Reports show over 350,000 people attended the event. However, gate sales could have been much higher since the event essentially turned into a free one as people realized they could climb over fences and watch their favorite artists without paying. Regardless, the event still went well.
Woodstock returned one more time in 1999. Unfortunately, this time, the event was a disaster. The festival was plagued with many problems, including overcrowding, broken bathrooms, and extreme heat. Eventually, riots occurred. The festival culminated with one death from heatstroke and at least two reported sexual assault cases. Riots were limited to a few hundred people from 400,000 attendance. However, the damage was done. The only positive feature about Woodstock ’99 is it helped elevate the punk-rock band Green Day to a new level.
Modern Music Festivals
Following the turn of the century, many new music festivals popped up as they tried to cater to changing music tastes. Most modern music festivals today revolve around electronic house music. However, other music festivals have also emerged, such as the Colorado Music Festival, which caters to classical music fans.
Most modern music festivals have continued to take inspiration from Woodstock ‘69. They have become multi-day experiences with stacked line-ups typically headlined by the biggest musicians or groups in their respective genres.
The 2023 Colorado Music Festival, for instance, was a ten-day event from June 26th to August 6th, 2023, and was held at the Chautauqua Auditorium in Boulder, Colorado. While many modern music festivals aren’t suitable for young children and teenagers, the Colorado Music Festival accommodates everyone. It includes a 45-minute family concert with no intermission that is specifically for children under five.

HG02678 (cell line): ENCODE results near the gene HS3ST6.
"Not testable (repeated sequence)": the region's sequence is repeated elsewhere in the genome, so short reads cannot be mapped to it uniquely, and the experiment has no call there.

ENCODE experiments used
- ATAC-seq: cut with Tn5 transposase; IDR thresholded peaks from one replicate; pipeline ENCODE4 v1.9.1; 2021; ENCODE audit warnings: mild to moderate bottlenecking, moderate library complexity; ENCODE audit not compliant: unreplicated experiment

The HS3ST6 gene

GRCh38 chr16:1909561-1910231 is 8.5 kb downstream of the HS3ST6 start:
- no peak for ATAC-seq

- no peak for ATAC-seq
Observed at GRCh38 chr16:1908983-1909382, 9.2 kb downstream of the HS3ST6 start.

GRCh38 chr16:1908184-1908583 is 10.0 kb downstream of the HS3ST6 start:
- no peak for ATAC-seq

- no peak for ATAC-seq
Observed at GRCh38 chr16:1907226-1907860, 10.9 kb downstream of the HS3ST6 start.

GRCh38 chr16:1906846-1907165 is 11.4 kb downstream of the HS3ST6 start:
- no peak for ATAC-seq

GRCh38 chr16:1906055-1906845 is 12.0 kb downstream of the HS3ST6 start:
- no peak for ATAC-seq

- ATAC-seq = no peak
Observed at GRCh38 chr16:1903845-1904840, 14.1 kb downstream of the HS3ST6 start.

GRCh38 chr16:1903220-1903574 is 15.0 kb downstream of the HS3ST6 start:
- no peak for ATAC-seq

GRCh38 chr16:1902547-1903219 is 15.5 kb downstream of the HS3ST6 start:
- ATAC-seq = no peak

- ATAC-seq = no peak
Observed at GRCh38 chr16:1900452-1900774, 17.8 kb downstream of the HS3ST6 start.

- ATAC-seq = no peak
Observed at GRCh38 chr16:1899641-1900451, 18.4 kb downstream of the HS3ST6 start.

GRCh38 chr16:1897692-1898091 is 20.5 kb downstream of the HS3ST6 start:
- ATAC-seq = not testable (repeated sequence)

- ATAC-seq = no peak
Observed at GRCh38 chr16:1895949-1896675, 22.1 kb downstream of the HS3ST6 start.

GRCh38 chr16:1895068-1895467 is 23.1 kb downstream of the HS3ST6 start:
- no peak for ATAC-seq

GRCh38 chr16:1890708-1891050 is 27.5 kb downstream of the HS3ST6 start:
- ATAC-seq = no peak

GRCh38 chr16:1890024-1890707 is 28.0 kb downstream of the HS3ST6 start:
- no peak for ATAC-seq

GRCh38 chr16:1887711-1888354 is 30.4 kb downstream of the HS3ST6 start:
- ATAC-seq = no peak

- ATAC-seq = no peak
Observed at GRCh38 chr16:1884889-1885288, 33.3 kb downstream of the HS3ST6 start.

Another thing to consider is that modern music festivals have also changed festival-goers’ experiences. Since modern music festivals are multi-day events, many festival-goers travel from out of state to visit such events. As a result, they often have to consider accommodation near the festival venue to make things easier. Some festivals offer camping facilities. However, most recommend attendees to book private rentals, such as AirBnB’s, near the venue.
Furthermore, music festivals continue to become more popular globally. As a result, most people need to purchase tickets months in advance to attend their favorite music festival. Hence, pre-bookings have become very common. Colorado Music Festival is set to announce its 2024 season dates shortly. If you’re interested in classical music, keep a close eye on its website and social media platforms for imminent announcements.
Music festivals continue to become more popular. While Woodstock ’69 set the foundations for most modern music festivals, the newer ones have taken things to a new level, focusing on providing a complete audio-visual experience. Their evolution over the past fifty years is exciting and shows they’ll continue to evolve as technological advancements continue.